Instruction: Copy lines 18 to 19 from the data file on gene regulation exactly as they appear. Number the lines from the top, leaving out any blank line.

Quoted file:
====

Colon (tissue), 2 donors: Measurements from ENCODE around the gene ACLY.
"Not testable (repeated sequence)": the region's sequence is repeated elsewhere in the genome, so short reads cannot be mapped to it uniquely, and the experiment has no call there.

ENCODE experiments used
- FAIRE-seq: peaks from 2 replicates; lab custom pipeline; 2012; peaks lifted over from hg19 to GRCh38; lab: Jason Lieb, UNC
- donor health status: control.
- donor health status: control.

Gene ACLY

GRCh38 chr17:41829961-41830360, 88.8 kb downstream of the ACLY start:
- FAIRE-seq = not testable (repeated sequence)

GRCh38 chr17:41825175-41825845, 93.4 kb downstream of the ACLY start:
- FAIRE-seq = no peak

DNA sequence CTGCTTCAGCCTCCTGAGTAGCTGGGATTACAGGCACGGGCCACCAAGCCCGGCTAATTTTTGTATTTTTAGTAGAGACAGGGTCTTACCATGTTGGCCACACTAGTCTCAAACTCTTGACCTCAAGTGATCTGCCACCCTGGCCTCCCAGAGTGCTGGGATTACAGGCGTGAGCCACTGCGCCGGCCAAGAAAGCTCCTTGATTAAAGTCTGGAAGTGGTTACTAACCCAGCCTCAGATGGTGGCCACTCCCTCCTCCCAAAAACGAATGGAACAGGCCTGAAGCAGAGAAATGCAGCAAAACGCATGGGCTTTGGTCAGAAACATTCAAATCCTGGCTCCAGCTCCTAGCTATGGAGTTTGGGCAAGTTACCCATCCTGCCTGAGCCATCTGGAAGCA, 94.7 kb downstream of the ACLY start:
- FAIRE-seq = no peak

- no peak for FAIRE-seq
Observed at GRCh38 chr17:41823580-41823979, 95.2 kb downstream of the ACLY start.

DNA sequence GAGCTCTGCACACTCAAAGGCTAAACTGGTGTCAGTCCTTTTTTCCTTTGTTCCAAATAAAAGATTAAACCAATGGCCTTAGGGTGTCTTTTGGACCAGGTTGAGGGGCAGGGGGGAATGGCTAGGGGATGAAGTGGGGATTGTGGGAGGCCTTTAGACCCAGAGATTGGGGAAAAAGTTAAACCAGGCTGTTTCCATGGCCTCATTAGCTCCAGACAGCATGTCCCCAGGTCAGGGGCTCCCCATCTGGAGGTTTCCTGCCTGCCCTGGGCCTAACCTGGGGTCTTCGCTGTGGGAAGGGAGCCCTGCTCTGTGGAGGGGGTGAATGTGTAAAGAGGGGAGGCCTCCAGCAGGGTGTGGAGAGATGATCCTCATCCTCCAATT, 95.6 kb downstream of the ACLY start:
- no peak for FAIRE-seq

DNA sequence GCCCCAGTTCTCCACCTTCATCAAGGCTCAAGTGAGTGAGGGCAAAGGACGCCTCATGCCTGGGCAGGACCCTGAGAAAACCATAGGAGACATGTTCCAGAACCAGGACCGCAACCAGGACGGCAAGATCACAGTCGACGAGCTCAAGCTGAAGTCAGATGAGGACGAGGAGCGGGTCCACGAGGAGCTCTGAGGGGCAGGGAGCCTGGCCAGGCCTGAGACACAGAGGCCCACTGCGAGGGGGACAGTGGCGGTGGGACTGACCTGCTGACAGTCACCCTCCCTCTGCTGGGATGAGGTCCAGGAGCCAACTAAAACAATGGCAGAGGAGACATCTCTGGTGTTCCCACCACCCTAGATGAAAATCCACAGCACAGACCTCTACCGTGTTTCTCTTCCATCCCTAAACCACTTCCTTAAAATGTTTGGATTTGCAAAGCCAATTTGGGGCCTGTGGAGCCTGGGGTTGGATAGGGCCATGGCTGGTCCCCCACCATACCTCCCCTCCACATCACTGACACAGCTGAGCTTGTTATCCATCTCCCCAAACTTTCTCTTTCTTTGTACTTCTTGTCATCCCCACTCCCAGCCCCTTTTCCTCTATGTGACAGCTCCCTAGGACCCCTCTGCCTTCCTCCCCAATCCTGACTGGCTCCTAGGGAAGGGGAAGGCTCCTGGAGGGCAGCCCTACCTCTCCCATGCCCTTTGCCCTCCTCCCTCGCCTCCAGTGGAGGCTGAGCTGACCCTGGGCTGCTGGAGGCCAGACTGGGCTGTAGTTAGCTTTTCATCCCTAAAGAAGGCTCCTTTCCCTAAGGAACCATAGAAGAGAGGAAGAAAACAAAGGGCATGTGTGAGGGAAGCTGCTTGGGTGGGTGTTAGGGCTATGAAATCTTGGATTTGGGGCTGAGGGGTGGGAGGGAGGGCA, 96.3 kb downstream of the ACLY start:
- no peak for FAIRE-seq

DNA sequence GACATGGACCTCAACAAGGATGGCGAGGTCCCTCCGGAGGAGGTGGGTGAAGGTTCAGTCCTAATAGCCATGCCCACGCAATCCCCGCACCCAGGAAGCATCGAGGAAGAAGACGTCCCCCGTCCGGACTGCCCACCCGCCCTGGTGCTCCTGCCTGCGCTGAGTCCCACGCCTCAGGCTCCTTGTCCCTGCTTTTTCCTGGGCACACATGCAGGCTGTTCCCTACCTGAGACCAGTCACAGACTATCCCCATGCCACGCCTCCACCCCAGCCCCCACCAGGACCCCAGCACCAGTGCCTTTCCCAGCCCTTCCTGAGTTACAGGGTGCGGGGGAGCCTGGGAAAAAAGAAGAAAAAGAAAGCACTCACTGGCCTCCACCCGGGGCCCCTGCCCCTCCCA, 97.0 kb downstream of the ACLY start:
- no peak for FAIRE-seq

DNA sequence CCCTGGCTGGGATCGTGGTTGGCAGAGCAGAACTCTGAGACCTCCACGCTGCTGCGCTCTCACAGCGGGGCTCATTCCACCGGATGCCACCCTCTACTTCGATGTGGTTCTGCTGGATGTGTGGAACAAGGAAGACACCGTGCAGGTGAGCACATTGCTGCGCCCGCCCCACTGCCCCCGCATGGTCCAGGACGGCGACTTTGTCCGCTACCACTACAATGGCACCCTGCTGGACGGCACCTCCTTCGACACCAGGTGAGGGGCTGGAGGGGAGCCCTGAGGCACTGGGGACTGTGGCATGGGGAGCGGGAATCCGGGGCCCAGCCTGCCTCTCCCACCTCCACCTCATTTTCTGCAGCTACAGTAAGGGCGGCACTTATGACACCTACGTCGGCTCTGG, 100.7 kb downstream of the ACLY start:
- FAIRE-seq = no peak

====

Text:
DNA sequence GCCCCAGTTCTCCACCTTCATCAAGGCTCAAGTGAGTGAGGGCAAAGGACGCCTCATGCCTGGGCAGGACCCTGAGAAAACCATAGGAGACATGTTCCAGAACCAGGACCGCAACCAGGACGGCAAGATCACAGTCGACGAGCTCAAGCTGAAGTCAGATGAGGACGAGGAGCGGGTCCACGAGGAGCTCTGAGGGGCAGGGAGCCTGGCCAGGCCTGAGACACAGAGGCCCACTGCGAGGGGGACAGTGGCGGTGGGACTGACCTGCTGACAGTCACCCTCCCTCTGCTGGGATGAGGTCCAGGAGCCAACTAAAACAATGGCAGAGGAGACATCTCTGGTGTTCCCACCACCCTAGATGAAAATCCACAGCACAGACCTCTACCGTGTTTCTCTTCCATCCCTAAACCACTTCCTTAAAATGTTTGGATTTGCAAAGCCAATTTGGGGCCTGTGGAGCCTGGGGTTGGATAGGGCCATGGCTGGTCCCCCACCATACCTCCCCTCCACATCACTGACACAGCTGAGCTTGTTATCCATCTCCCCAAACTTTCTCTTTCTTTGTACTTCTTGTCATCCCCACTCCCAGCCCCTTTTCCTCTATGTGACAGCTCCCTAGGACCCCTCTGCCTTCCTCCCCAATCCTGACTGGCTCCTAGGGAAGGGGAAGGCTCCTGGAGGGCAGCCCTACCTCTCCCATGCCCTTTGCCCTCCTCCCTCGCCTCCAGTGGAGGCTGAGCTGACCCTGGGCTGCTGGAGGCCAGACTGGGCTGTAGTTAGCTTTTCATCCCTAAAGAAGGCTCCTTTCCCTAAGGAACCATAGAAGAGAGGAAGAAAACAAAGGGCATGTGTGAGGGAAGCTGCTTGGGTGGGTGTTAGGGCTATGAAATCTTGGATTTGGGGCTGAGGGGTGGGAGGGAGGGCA, 96.3 kb downstream of the ACLY start:
- no peak for FAIRE-seq